Theatre Review: William Wordsworth by Nicholas Pierpan

From L to R: John Sackville (William Wordsworth) & Tom Pye-Kendall (Thomas) in William Wordsworth. Photo by Keith Pattison.

By Ken Powell

I suppose, as an adopted son of the Lakes, that I should honour and maybe even adore William Wordsworth. Born in Cockermouth and loyal to the area for most of his life, his fame as both poet of the common people and for having radical political ideas are well-known. It should be easy to admire him; and yet I don’t. I’ve always found him a little pompous.

Which makes the world premiere of ‘William Wordsworth’ at Keswick’s Theatre by the Lake (in partnership with the English Touring Theatre) all the more interesting to review. While it is not going to be of interest to all, for those who are it will certainly be worth the while seeing – I definitely enjoyed it. Are these two contradictory thoughts? Apparently not, even the director, Michael Oakley, admits that before tackling this play he thought Wordsworth led “a rather conventional and contented life” with “no worries or cares” and admits that he was wrong.

The play centres around 1812 when Wordsworth was failing financially as a poet and risking his family going into deprivation. On the one hand, he is portrayed somewhat like a spoilt boy – convinced of his own greatness and arrogant in his certainty that somehow the women in his household will manage the house without money. On the other, tragedies force him to make difficult decisions which threaten to compromise his beliefs. We see an ordinary Cumbrian trying to make his way simply and honestly in his chosen profession and struggling with the harsh truths of life. Pierpan puts flesh onto the historical figure and makes his poetry more alive and real in doing so.

Daniel Abelson (Samuel Taylor Coleridge) in William Wordsworth. Photo by Keith Pattison.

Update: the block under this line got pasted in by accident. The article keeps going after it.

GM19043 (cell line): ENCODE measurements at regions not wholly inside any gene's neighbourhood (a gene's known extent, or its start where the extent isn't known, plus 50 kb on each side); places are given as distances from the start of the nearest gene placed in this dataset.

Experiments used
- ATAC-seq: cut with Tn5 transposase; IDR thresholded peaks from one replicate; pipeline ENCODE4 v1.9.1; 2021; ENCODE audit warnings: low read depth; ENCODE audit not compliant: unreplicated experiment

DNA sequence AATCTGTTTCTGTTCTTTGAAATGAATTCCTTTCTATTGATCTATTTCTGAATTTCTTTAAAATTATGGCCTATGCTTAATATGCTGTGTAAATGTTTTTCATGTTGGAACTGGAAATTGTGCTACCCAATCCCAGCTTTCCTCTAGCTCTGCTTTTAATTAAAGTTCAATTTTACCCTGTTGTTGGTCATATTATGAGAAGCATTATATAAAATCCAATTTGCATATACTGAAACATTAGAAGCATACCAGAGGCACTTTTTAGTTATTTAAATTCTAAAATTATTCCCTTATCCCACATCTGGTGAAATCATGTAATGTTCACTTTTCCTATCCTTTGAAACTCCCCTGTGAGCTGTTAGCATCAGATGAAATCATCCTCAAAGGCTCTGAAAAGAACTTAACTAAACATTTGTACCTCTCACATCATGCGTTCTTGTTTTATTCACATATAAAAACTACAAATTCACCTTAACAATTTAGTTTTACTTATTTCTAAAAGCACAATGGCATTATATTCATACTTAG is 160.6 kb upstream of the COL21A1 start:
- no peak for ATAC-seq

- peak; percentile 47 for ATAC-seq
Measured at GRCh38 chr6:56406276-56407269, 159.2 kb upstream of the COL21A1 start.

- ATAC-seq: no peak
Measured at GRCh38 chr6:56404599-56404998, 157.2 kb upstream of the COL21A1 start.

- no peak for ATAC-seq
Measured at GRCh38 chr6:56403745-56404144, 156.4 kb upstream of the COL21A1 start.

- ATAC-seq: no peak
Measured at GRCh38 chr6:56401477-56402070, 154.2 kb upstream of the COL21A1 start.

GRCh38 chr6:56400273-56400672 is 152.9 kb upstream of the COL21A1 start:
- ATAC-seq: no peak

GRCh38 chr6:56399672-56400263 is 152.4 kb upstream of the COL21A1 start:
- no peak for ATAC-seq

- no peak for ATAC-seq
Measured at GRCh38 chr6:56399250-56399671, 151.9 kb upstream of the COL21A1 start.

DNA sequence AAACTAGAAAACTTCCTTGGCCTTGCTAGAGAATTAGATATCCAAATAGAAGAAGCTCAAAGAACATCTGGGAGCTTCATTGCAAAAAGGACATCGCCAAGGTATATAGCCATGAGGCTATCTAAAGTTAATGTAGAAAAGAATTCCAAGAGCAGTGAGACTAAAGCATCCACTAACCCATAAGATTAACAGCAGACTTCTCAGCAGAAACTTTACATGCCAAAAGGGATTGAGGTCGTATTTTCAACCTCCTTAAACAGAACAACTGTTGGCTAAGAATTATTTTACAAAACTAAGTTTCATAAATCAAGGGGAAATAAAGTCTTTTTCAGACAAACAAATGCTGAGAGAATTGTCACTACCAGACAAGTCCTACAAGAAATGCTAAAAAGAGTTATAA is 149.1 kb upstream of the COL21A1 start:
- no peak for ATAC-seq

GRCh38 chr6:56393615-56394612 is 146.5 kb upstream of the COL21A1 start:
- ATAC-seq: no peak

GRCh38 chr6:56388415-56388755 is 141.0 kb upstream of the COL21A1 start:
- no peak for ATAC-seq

While the play deals with serious and difficult political intrigues of the day it does so not without humour – particularly in the portrayal of Wordsworth’s friend, Coleridge. Daniel Abelson plays the role to perfection and was easily the most convincing and entertaining to watch on the stage despite a strong cast. If the production didn’t persuade me to return to my collection of Wordsworth’s poetry, it certainly did send me back to Coleridge’s (and now I really understand the story behind Kubla Khan).

The true heroes of this story however are the women. Interestingly, we never see Wordsworth’s wife but his sister, sister-in-law and Coleridge’s wife all feature strongly. It was fascinating to see a male playwright write with such pathos and understanding for the plight of these northern women who soldier on in almost impossible conditions and Pierpan does so with being condescending. While Wordsworth sobs and wrings his hands and Coleridge smacks his head in bewilderment, these women are the bricks and mortar which hold everything together.

From L to R: Amiera Darwish (Sara Hutchinson/Footman) & Emma Pallant (Dorothy Wordsworth/Lady Troughton) in William Wordsworth. Photo by Keith Pattison.

As a snapshot in the life of a great wordsmith there’s no beginning nor end to the play but more a fade in with a crisis and then fade out with a different crisis. The story of Wordsworth’s life led me to ponder the fine line of when an artist or writer has become to obsessed with the need for ‘reputation’ when that reputation, hard earned perhaps, doesn’t bring in an income and may be fleeting. On the other hand, is it right to cave in and turn your back on everything you believe in to earn a few pennies more? A tough call and one which surely resonates with Cumbrians in today’s ‘austerity measures’ world.

What makes the production beautiful is the scenery and scene changes. As is increasingly in vogue these days the actors make the changes themselves but here they veritably dance their way through the scenes. It’s remarkable to watch. For once it is not demeaning to say that the set and scene changes are one of the best things in a production. Somehow Michael Oakley and his team have manged to make the mundane into something magical.

So, have I changed my opinion of Wordsworth? Perhaps, a little. But more importantly, I have a much better understanding, and sympathy for, the people closest to him and the subjects of his poetry. That’s no bad thing. Whether you love or hate Wordsworth, this play makes him and his ‘lonely cloud’ world real, and starkly so. If you miss it, you’ll miss out.

‘William Wordsworth’ runs until 22 April. Book tickets online at www.theatrebythelake.com or call the box office on 017687 74411.